Tenor Amps and Hansen Speakers

It was a case of Johnny Hartmann the third time over. In the room shared by Hansen and Tenor Audio, my third encounter with Hartmann's vocalism at CES 2010 came via a CD transfer of a 1964 recording. Happily, the CD retained much of the vocal richness of the two Hartmann LPs I had heard earlier in the show.

The speakers were something else: the brand-new, 650 lb, 10-driver, three-way Hansen The Grand Master ($239,000/pair). Bearing an uncanny resemblance to an extraterrestrial, the speaker's cabinet is a specially molded Hansen composite matrix. Composed of three different layers, each of which contains up to 23 ingredients that are hand-applied, the purportedly inert cabinet's shape is intended to completely eliminate diffractions. The Grand Master boasts a specified 90dB sensitivity, and its response is claimed to extend from an amazingly flat 15Hz up to at least 23kHz.

Hansen CEO Lars Hansen tells me that The Grand Master can easily fill an 80 x 120 room. In the much smaller room Hansen was sharing with Tenor Audio—the largest room CES could provide at the time he applied for one—the speaker was "just coasting" with minimal effort.

Helping the Hansen along for the ride, as it were, were none-too-shabby hybrid electronics from Tenor Audio. We're talking the Line 1 Power 1 Ultimate Reference preamp ($75,000 Canadian), Phono 1 Ultimate Reference phono stage ($50,000 Canadian), and 350 M monoblocks ($100,000/pair Canadian). Throw in top-of-the-line Kubala-Sosna cabling, a four-piece dCS Scarlatti stack ($80,000), Harmonic Resolution Stands, da Vinci Audio labs turntable and tone arm ($40,000), and an Airtight PC-1 moving-coil cartridge ($6000), and you have a system whose total cost is beyond my mathematical capabilities.

This system threw a huge soundstage, truly astounding in its depth, and situated quite a distance behind the speakers. (Think major disappearing act, which is not so easy for such an imposing speaker to do). I found the sound of the midrange somewhat covered, as was the sound of the midrange of one of the greatest artists of the 20th century, soprano Maria Callas. Though the midrange was somewhat hooded, it also spunded extremely musical and inviting. And when it came to reproducing the sound of bossa nova miracle Rosa Passos' voice, the sound was knock-down gorgeous.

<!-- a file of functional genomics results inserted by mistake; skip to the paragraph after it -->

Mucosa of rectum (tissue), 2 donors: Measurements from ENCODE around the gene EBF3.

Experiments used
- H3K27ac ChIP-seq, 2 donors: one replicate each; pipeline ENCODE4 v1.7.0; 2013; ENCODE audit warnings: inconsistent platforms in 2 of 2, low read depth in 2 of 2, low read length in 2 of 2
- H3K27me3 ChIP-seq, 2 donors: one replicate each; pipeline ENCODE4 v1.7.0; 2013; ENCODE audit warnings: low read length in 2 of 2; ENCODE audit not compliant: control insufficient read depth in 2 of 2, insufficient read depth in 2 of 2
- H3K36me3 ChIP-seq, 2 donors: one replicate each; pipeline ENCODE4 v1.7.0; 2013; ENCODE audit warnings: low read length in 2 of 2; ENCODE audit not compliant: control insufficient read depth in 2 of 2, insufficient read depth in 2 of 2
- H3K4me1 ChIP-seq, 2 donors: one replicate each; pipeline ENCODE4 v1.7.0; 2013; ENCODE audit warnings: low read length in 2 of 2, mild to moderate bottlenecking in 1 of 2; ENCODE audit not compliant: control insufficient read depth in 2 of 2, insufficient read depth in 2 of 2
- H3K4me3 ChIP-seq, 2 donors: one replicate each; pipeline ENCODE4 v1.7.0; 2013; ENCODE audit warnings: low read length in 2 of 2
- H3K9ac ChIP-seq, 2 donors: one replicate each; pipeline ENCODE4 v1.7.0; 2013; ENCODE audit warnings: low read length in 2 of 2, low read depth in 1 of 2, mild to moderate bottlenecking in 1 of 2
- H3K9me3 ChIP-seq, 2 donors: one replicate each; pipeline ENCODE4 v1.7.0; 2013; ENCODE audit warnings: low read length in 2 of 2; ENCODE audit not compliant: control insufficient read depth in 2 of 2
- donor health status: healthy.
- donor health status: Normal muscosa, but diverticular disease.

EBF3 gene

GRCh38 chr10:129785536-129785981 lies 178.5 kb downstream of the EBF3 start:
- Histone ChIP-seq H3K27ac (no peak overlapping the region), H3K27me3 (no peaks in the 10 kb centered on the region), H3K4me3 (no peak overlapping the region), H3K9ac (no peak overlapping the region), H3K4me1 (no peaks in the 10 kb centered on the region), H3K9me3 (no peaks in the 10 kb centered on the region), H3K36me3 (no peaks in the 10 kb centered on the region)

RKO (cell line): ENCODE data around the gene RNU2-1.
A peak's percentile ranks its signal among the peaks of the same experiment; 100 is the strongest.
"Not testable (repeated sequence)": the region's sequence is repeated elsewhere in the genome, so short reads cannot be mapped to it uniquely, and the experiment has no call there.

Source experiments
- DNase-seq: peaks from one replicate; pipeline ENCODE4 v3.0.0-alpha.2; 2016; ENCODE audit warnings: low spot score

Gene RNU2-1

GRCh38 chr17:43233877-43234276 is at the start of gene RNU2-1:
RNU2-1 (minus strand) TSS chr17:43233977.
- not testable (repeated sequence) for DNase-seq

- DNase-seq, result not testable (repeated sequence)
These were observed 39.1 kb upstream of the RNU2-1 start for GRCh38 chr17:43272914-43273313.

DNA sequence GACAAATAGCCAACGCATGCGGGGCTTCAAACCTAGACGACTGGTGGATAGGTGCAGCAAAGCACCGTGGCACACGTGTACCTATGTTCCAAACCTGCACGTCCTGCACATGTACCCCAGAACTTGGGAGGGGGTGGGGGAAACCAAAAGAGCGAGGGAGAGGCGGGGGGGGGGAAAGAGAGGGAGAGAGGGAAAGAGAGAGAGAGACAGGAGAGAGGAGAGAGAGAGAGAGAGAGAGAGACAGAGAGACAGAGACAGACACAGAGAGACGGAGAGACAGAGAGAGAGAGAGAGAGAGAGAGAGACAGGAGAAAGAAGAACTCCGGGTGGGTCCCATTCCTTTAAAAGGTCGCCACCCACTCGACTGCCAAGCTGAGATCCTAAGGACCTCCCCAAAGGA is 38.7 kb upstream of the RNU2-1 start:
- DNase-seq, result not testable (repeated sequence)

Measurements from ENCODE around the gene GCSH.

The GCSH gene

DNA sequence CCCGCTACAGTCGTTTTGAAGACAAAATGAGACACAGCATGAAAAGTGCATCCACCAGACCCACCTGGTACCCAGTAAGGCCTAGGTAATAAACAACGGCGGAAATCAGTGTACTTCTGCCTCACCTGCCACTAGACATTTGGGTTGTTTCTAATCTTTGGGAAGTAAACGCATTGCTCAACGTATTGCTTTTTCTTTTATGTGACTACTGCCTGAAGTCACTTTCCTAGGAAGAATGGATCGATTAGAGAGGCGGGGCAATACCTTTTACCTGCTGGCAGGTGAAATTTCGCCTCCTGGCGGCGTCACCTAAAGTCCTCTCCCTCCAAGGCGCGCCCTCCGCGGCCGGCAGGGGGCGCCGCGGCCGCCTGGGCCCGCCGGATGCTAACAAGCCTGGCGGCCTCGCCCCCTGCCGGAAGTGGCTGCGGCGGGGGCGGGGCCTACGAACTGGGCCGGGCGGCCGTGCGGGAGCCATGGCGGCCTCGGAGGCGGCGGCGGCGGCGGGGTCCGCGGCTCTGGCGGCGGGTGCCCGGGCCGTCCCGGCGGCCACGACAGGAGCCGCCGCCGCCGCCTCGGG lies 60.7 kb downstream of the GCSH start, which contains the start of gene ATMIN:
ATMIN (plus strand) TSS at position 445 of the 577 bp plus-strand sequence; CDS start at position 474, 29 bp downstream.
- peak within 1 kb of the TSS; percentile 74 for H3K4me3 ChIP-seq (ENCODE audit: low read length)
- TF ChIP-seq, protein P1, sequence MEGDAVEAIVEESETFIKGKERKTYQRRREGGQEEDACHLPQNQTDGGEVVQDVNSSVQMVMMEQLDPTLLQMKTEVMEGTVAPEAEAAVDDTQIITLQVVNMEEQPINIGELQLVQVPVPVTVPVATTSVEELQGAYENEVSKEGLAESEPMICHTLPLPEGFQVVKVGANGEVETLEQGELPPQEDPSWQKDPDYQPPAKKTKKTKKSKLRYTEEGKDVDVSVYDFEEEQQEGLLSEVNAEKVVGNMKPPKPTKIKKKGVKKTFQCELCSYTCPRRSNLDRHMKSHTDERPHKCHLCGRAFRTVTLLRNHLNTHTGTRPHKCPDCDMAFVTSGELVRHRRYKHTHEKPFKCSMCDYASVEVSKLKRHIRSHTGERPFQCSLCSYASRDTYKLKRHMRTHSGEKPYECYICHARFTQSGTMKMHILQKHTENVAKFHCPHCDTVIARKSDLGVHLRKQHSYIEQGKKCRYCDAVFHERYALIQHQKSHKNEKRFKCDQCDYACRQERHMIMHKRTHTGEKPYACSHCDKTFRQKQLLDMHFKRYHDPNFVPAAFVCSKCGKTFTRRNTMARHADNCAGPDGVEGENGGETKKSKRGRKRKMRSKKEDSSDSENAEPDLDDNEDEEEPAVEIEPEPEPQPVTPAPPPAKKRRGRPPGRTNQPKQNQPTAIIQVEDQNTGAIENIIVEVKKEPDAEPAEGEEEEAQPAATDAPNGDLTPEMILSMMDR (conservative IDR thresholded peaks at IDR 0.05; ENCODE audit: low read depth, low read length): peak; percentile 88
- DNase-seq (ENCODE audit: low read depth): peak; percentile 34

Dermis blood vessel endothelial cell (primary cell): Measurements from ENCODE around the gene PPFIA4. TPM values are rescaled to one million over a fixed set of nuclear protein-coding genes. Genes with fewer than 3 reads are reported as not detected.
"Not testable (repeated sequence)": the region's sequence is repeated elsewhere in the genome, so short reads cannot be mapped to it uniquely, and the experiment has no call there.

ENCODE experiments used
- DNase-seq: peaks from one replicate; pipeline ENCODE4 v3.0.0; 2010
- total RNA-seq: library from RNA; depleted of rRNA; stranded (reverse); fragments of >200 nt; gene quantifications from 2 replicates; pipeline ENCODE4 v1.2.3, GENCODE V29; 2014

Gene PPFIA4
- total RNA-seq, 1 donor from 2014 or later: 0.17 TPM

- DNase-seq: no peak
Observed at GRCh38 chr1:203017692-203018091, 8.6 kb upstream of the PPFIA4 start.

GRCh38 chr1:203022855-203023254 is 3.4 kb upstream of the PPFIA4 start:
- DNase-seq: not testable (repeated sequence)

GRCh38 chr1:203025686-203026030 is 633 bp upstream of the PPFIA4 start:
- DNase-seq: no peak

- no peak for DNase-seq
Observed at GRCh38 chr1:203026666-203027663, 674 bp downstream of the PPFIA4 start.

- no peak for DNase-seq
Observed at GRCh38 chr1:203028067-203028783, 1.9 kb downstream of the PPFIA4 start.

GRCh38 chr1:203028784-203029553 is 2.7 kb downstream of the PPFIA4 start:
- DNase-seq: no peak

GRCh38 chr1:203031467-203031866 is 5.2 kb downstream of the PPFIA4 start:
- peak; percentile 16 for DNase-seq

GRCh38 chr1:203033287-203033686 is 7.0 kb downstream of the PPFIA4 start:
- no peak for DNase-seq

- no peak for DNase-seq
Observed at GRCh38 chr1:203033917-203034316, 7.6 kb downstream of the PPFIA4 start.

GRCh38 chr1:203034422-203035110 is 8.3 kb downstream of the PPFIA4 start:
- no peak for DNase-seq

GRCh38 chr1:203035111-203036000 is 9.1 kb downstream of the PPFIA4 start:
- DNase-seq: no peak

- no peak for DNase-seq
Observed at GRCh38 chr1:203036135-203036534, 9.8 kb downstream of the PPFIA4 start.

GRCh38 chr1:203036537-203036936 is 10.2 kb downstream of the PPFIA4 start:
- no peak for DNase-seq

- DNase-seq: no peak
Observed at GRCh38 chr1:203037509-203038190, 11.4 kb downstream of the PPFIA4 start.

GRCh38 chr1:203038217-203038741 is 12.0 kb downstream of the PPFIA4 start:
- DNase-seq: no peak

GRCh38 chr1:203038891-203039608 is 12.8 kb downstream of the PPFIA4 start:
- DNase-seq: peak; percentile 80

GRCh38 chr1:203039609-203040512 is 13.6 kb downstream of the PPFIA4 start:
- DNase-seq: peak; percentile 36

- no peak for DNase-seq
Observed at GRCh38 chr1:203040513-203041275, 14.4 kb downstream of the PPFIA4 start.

Matt's picture

OMG, that might be the, uh shall I say, "least attractive" speaker I've seen. Glad it sounded better than it looked. And look at that price tag. That's more than my house!

Erick Lichte's picture

They sort of remind me of Kang and Kodos from The Simpsons. I wish I could have heard them.

Terry's picture

Kang and Kodos is hilarious, to me they look like giant octopus tentacles.

Mark H.'s picture

I think this would be perfect for my office.

Pepper's picture

Arrrgh! We're under attack! Run for your lives!!

RankStranger's picture

could they at least be mirror imaged?

beep's picture

I couldn't agree more about the hideous appearance and, more importantly, the lack of mirror imaging.I find it unbelievable that the speakers needed to be listened to in the sweet spot to get the best performance. Moving from a chair off to one side to the front center chair was proof enough to me. For $239,000 I'd expect them to work miracles, but they didn't.I'll wager The Grand Master will be The Grand Failure.

JJK's picture

Funny design in that I am a "super-hardcore" loudspeaker designer, and designed a speaker almost IDENTICAL to this. Besides the sneers from friends at its hideous looks, I wanted to design a "function over form" state of the art type speaker. The Grand Master was what I came up with, for the most part. Typically I had been used to designing very simplistic (though SOTA) and small 3-ways, ala a Wilson Watt configuration with a truncated pyramid sat over the bass bin. As a result of making my design "BIGGER", and going after a more elaborate Grand Master type configuration I got the EXACT SAME sound that others have mentioned here---first off a hooded and veiled midrange, and second off a "head in the vice" need to be perfectly on axis. This would seem opposite of what one might expect with such a LARGE speaker. Yes, it could play FAR LOUDER, but it just didn't sound as good! I was reminded of what I was trained to know long ago, "big speakers have big problems".I assume Hansen will learn this too


MR. Hansen 'goes mad.

DawgByte's picture

I just ordered a pair of the those speakers for my bathroom!

Do I Have Any Taste At All's picture

If I have any taste at all, all I can is that while these may be marvels of modern loudspeaker engineering, they are repulsively ugly.NO wife would ever be willing to have these in her home unless they were in a room all to themselves that would be deliberately not included in the "give me the grand tour" for guests. Get a clue folks, please.

mwhouston's picture

10% of the cost may have sounded 100% better.